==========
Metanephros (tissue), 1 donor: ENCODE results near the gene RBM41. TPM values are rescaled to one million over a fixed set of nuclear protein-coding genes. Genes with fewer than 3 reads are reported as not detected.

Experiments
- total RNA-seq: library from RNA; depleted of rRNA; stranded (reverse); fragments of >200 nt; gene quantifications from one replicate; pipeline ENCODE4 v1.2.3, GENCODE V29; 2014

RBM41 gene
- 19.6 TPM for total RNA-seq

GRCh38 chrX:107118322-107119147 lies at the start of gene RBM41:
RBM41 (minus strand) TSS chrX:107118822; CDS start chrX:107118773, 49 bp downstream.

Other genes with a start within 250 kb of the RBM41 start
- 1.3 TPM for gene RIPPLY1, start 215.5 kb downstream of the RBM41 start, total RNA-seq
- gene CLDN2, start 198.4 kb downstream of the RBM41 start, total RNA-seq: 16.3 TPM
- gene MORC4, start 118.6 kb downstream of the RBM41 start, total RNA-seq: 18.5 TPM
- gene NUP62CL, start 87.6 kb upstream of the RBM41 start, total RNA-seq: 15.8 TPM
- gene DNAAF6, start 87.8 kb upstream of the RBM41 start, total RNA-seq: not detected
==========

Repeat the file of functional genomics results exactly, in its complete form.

Metanephros (tissue), 1 donor: ENCODE results near the gene RBM41. TPM values are rescaled to one million over a fixed set of nuclear protein-coding genes. Genes with fewer than 3 reads are reported as not detected.

Experiments
- total RNA-seq: library from RNA; depleted of rRNA; stranded (reverse); fragments of >200 nt; gene quantifications from one replicate; pipeline ENCODE4 v1.2.3, GENCODE V29; 2014

RBM41 gene
- 19.6 TPM for total RNA-seq

GRCh38 chrX:107118322-107119147 lies at the start of gene RBM41:
RBM41 (minus strand) TSS chrX:107118822; CDS start chrX:107118773, 49 bp downstream.

Other genes with a start within 250 kb of the RBM41 start
- 1.3 TPM for gene RIPPLY1, start 215.5 kb downstream of the RBM41 start, total RNA-seq
- gene CLDN2, start 198.4 kb downstream of the RBM41 start, total RNA-seq: 16.3 TPM
- gene MORC4, start 118.6 kb downstream of the RBM41 start, total RNA-seq: 18.5 TPM
- gene NUP62CL, start 87.6 kb upstream of the RBM41 start, total RNA-seq: 15.8 TPM
- gene DNAAF6, start 87.8 kb upstream of the RBM41 start, total RNA-seq: not detected